If space is at a premium in your bathroom, one of the first compromises to consider regards your bathtub. Standard bathtubs measure at least 30 inches by 60 inches, and small bathrooms don't always provide the space necessary to accommodate such a large fixture. Before you abandon the idea of a relaxing tub altogether, consider smaller bathtubs designed specifically to accommodate smaller bathroom spaces.
Standard tubs are rectangular and require a significant portion of free wall space. Some small tubs reduce their footprint through alternative shapes. Corner tubs are typically smaller than standard tubs, but they also feature a right angle so that they can fit into the corner of your bathroom. Corner tubs allow for greater maneuverability in the rest of the bathroom so that small bathrooms seem more spacious and open. Round tubs can also be fitted into corners, but even when they are flush against the wall they create the illusion of more space because they only have one point of contact with the wall.
If the thought of sacrificing relaxation for the sake of space saving is unappealing to you, consider soaking tubs to retain ample space for bathing without consuming square footage. Soaking tubs feature taller walls than standard tubs so that you can fully submerge your body in a seated position. Soaking tubs are available in a wide range of high stylised designs to create a chic space. Tubs made from hand-carved wood add a rustic element to a country or eco-friendly design. For more contemporary spaces, look for soaking tubs made from metals like brushed steel for a clean, sleek design.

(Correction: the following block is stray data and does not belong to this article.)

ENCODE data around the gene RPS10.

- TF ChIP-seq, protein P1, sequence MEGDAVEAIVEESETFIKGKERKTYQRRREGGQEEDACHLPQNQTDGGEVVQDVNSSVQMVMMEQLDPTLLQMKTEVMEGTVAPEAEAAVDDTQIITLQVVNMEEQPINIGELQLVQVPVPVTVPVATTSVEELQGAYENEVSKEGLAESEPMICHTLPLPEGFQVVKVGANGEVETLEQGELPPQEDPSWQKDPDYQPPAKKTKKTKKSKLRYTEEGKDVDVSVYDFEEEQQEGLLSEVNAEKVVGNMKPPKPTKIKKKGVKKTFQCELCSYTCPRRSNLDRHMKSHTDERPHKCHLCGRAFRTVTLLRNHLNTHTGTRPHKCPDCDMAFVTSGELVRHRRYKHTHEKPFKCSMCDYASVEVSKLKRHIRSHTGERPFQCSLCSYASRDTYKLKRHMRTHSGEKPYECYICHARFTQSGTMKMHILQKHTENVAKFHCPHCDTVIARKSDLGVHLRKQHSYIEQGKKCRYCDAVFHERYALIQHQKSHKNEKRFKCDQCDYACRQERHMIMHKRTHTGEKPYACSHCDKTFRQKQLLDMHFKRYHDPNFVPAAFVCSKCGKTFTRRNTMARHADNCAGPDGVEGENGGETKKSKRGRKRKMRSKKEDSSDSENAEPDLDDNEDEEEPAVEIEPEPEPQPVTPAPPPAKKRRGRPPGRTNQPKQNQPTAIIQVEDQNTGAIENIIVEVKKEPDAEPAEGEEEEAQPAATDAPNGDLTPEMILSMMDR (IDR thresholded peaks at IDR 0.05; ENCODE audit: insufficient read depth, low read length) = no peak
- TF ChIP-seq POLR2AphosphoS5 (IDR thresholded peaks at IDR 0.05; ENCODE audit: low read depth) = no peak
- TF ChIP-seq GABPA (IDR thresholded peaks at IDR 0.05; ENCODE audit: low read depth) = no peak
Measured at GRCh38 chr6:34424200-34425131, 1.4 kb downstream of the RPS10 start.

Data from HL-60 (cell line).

Showers and Small Tubs
Most homeowners want a combination of a soaking space and a cleaning space, so including a shower fixture with your small bathtub is a practical idea. If space allows, dedicate an adjoining space in your bathroom to a small shower stall encased in glass to maintain the illusion of openness. If space is tight, a shower head ceiling-mounted directly over the centre of your bathtub reduces the splash you would otherwise experience with a wall-mounted angled shower head.
Small soaking tubs are often as decorative as they are functional, so shower curtains that would otherwise distract from the design of the tub are usually not necessary. If you want to include a shower curtain to reduce splashing from a ceiling-mounted shower, opt for washable curtains in natural fabrics or clear curtains that allow light to pass through. Customise the surround of your small tub with glass tile work or mosaics that draw attention to the walls around the tub. For stand-alone tubs, line the surrounding walls with floating shelves stocked with towels, bath salts or plants to create a spa-like atmosphere.
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